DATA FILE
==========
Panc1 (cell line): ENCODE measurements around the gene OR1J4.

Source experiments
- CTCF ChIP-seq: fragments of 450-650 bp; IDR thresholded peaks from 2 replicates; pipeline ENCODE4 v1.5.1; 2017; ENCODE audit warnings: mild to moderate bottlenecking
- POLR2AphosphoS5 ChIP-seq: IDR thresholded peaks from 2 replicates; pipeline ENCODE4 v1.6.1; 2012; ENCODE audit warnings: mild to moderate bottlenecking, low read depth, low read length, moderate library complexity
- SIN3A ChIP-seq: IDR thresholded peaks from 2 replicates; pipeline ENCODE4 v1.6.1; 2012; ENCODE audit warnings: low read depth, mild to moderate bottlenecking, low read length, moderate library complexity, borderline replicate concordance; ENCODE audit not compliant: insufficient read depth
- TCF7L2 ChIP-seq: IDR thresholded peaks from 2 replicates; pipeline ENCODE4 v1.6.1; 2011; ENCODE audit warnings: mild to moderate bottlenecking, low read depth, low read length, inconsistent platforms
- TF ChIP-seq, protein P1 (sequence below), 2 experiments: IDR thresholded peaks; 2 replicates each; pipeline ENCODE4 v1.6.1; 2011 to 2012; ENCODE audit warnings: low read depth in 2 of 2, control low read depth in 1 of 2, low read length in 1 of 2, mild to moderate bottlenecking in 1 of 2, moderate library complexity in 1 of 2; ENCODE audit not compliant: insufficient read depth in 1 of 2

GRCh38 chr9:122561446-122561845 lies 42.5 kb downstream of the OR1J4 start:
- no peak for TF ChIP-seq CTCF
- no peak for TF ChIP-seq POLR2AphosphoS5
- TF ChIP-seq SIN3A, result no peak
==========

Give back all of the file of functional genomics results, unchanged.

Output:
Panc1 (cell line): ENCODE measurements around the gene OR1J4.

Source experiments
- CTCF ChIP-seq: fragments of 450-650 bp; IDR thresholded peaks from 2 replicates; pipeline ENCODE4 v1.5.1; 2017; ENCODE audit warnings: mild to moderate bottlenecking
- POLR2AphosphoS5 ChIP-seq: IDR thresholded peaks from 2 replicates; pipeline ENCODE4 v1.6.1; 2012; ENCODE audit warnings: mild to moderate bottlenecking, low read depth, low read length, moderate library complexity
- SIN3A ChIP-seq: IDR thresholded peaks from 2 replicates; pipeline ENCODE4 v1.6.1; 2012; ENCODE audit warnings: low read depth, mild to moderate bottlenecking, low read length, moderate library complexity, borderline replicate concordance; ENCODE audit not compliant: insufficient read depth
- TCF7L2 ChIP-seq: IDR thresholded peaks from 2 replicates; pipeline ENCODE4 v1.6.1; 2011; ENCODE audit warnings: mild to moderate bottlenecking, low read depth, low read length, inconsistent platforms
- TF ChIP-seq, protein P1 (sequence below), 2 experiments: IDR thresholded peaks; 2 replicates each; pipeline ENCODE4 v1.6.1; 2011 to 2012; ENCODE audit warnings: low read depth in 2 of 2, control low read depth in 1 of 2, low read length in 1 of 2, mild to moderate bottlenecking in 1 of 2, moderate library complexity in 1 of 2; ENCODE audit not compliant: insufficient read depth in 1 of 2

GRCh38 chr9:122561446-122561845 lies 42.5 kb downstream of the OR1J4 start:
- no peak for TF ChIP-seq CTCF
- no peak for TF ChIP-seq POLR2AphosphoS5
- TF ChIP-seq SIN3A, result no peak